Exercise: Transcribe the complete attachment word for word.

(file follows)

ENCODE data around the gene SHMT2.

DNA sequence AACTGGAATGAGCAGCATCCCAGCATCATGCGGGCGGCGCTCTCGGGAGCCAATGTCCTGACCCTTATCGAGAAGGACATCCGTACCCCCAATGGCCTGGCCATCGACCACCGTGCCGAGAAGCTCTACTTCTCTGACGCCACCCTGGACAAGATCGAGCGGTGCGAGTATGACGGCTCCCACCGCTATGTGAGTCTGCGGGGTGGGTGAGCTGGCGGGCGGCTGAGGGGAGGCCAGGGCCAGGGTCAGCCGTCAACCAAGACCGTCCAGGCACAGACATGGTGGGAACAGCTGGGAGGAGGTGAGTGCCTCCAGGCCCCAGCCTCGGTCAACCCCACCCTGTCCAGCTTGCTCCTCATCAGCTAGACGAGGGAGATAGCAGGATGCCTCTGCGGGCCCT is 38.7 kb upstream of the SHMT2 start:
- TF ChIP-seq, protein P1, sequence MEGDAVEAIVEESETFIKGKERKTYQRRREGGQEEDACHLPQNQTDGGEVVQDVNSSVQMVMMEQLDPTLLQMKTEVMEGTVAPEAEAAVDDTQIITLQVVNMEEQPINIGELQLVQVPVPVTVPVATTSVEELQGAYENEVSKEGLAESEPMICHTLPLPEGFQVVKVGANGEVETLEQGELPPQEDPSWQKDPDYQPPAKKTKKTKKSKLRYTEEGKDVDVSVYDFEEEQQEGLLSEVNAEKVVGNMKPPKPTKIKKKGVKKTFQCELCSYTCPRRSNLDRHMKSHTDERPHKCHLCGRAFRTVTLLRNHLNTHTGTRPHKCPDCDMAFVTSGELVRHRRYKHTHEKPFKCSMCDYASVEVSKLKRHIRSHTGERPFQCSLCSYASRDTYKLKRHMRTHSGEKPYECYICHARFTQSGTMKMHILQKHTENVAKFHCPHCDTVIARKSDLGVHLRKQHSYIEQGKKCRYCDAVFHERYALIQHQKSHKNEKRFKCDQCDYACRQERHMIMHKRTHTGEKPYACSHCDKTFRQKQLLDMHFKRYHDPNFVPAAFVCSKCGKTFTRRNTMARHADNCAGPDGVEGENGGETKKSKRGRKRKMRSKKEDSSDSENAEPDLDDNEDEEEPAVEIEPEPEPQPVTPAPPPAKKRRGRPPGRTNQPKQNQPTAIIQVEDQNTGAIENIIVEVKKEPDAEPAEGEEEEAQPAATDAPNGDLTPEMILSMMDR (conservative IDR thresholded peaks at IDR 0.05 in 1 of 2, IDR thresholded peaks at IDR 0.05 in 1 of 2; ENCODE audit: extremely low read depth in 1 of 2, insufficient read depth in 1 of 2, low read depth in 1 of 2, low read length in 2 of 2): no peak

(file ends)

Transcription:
ENCODE data around the gene SHMT2.

DNA sequence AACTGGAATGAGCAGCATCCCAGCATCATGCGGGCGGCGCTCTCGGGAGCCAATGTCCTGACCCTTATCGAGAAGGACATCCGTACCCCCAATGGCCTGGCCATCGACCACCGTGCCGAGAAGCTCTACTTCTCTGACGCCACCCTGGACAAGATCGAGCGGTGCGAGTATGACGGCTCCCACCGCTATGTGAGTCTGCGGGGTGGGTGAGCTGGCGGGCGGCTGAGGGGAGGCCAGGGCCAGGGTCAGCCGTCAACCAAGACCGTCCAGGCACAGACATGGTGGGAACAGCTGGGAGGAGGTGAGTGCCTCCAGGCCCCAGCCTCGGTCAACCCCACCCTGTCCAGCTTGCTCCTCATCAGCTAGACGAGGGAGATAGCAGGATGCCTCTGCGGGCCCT is 38.7 kb upstream of the SHMT2 start:
- TF ChIP-seq, protein P1, sequence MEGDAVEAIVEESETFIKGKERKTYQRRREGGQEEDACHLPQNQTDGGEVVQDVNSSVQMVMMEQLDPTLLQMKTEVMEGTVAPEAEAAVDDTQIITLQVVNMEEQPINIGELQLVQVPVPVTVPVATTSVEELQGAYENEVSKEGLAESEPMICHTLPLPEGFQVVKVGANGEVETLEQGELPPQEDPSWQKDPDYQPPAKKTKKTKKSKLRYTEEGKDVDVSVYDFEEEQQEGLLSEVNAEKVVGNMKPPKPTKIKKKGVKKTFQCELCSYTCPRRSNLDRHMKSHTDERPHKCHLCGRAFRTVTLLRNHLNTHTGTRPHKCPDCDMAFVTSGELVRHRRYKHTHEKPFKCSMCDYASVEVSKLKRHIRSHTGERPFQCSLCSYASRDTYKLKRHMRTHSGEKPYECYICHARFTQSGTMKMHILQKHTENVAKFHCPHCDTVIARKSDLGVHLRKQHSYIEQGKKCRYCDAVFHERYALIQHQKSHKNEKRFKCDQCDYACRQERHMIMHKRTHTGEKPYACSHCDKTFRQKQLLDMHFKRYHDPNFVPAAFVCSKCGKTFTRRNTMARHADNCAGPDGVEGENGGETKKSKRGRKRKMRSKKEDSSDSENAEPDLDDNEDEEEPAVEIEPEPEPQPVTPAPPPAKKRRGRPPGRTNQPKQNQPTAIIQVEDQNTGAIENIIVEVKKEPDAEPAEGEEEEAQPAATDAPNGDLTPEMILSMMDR (conservative IDR thresholded peaks at IDR 0.05 in 1 of 2, IDR thresholded peaks at IDR 0.05 in 1 of 2; ENCODE audit: extremely low read depth in 1 of 2, insufficient read depth in 1 of 2, low read depth in 1 of 2, low read length in 2 of 2): no peak